As a Fort Lauderdale Tenant or Broward Tenant, once you’re in possession of your rental home or apartment, you basically have the same rights as if you owned the property as to access to the property. So what is the Landlord’s Right to Entry? You can grant or deny entrance or access to anyone at any time and you have the right to privacy in your own home. However, there are certain situations when you have to give your landlord the right to enter.
If you are provided “reasonable notice” by your landlord to inspect the property, supply an agreed upon service, show the property to a potential buyer or renter, or to make repairs to the premises, then you must allow your landlord to enter the property. Reasonable notice is given at least 12 hours prior and should be between the hours of 7:30 a.m. and 8:00 p.m.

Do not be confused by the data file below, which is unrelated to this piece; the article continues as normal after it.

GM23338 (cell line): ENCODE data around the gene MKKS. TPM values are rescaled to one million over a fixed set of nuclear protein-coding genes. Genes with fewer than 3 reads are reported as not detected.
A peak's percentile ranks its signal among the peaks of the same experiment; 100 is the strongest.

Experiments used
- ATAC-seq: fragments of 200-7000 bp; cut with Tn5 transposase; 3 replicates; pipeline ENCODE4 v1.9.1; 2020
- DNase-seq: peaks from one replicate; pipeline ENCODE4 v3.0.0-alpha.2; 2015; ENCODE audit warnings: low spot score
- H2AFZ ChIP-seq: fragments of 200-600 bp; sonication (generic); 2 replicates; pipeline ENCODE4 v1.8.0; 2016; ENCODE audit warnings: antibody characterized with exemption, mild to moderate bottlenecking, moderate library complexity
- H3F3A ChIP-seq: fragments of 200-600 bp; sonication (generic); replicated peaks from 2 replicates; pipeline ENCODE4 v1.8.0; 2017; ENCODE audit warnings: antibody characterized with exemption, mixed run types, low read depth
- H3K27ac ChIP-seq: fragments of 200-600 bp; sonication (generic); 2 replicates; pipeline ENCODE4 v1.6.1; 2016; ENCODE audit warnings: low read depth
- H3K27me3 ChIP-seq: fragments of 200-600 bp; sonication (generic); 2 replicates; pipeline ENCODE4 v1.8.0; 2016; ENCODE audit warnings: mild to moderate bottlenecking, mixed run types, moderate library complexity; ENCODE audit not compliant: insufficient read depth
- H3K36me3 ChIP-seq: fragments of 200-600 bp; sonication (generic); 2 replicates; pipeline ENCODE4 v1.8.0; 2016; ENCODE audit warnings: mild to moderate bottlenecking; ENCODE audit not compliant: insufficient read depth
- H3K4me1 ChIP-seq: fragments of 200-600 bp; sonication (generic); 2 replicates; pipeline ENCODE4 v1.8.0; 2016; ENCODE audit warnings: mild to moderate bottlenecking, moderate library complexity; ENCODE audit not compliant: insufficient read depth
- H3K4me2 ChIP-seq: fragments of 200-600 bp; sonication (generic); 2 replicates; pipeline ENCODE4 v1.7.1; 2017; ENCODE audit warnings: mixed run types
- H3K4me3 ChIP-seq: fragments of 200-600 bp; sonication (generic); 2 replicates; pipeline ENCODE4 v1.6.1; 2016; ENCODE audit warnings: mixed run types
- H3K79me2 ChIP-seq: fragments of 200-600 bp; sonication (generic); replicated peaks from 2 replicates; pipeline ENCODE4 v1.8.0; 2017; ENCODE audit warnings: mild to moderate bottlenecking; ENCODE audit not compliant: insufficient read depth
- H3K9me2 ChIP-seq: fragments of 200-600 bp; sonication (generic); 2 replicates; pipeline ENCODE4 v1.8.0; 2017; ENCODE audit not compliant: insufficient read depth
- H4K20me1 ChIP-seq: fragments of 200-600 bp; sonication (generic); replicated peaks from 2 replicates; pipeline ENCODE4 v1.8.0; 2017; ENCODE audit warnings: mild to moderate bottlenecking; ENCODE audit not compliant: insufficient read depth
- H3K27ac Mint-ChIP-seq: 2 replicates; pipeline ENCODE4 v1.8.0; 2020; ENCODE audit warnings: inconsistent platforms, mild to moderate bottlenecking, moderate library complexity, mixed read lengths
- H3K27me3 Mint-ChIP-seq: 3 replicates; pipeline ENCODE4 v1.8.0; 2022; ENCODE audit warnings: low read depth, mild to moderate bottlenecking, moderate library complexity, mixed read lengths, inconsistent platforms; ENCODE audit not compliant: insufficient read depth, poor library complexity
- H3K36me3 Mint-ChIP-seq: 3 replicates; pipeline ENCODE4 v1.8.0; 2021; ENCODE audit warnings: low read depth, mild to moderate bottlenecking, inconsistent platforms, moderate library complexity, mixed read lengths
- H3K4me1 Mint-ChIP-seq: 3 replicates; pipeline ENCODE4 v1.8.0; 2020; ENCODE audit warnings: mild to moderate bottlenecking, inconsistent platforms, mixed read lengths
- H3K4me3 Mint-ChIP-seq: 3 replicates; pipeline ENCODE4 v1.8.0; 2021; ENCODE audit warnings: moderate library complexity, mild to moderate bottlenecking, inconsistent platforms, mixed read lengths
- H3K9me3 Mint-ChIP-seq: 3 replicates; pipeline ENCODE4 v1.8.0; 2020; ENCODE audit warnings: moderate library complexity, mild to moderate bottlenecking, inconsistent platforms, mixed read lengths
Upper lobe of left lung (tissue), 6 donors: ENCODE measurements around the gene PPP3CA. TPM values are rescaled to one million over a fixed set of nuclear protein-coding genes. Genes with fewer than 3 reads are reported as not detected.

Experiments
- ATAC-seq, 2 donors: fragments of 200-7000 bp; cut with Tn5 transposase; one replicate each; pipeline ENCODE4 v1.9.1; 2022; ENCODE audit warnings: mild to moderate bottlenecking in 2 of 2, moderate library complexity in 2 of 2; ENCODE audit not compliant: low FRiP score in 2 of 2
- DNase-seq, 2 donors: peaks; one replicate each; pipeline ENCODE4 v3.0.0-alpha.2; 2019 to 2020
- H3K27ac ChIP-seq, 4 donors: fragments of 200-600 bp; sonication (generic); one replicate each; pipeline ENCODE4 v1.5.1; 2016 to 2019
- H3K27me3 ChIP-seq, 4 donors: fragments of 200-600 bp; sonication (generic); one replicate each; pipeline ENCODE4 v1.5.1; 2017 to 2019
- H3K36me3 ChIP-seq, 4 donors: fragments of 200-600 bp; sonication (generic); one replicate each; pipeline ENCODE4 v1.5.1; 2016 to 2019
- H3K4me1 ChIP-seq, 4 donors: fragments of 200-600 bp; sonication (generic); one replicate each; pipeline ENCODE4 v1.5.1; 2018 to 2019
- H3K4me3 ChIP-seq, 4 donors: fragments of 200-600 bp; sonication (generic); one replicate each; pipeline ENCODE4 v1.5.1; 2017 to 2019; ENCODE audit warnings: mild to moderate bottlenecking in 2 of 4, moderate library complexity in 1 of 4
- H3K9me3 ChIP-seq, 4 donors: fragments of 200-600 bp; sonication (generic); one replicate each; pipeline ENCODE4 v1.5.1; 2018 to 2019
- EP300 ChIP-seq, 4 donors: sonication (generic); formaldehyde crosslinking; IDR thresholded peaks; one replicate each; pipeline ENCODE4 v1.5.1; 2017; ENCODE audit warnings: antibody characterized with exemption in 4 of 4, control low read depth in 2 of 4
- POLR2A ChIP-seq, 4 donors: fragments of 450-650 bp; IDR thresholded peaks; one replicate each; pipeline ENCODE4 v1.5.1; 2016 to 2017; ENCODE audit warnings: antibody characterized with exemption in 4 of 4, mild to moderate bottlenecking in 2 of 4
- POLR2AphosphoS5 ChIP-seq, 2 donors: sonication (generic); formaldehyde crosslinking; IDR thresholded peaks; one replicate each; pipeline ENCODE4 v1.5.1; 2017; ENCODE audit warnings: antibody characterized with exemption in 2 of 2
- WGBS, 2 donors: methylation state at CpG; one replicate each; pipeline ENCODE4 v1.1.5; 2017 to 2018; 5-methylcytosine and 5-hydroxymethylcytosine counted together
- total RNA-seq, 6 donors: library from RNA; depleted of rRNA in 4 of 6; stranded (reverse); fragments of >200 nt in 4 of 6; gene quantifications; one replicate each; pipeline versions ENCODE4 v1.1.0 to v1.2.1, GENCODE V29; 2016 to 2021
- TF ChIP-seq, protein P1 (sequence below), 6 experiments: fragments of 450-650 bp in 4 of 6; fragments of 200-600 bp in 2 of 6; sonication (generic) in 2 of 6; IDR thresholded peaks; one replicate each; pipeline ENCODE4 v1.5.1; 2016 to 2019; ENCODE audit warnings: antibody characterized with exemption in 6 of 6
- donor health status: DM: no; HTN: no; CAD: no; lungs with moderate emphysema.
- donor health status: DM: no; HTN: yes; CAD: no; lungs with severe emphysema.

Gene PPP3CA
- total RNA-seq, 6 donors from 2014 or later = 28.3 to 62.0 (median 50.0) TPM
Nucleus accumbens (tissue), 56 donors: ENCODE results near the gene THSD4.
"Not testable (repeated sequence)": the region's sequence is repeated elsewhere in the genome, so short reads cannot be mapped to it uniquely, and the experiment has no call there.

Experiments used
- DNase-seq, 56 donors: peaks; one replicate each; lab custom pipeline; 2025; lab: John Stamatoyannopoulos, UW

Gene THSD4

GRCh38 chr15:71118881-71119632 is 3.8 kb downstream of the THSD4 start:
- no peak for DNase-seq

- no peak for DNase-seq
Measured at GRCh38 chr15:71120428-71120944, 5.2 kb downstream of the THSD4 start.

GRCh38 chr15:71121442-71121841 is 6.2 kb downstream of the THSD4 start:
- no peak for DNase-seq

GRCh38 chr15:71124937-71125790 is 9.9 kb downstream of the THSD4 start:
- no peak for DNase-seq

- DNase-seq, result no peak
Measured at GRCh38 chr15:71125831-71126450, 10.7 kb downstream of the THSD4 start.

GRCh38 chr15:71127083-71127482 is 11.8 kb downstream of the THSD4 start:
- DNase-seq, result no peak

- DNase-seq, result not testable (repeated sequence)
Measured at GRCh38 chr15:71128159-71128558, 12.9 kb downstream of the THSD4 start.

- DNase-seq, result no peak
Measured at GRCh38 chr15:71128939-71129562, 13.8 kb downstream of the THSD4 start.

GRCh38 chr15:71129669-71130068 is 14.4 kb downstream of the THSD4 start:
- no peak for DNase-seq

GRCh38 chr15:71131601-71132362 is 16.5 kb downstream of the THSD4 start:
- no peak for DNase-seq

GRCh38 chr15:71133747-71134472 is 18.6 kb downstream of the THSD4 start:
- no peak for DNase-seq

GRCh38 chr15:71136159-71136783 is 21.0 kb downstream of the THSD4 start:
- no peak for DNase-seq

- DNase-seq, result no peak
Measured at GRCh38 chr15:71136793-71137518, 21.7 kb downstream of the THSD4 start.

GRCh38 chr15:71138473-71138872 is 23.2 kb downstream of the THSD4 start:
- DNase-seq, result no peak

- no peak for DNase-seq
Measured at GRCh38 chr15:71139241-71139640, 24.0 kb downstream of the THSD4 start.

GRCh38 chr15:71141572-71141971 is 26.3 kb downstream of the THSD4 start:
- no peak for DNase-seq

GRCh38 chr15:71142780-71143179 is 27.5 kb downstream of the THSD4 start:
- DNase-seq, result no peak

In the case of an emergency, or if a landlord reasonably believes illegal and/or criminal activity is taking place, the landlord can enter at any time. A landlord may also enter without notice if you are absent for an extended period of time, which is equal to one-half the time for periodic rental payments, meaning if you pay rent monthly, the landlord may enter if you are absent for more than two weeks. For a more in depth look into a landlord’s right to enter your rental homer or apartment, visit Florida Statute 83.53.
If you believe your Landlord’s Right to Entry is unreasonable or illegal and is violating your right to possession and your right to privacy in your own home, please contact the experienced Broward landlord tenant lawyers of 954 Eviction Attorneys, PLLC. Our number is (954) 323-2529. We can assist you with the proper protection and privacy from your unreasonable landlord under Florida Law.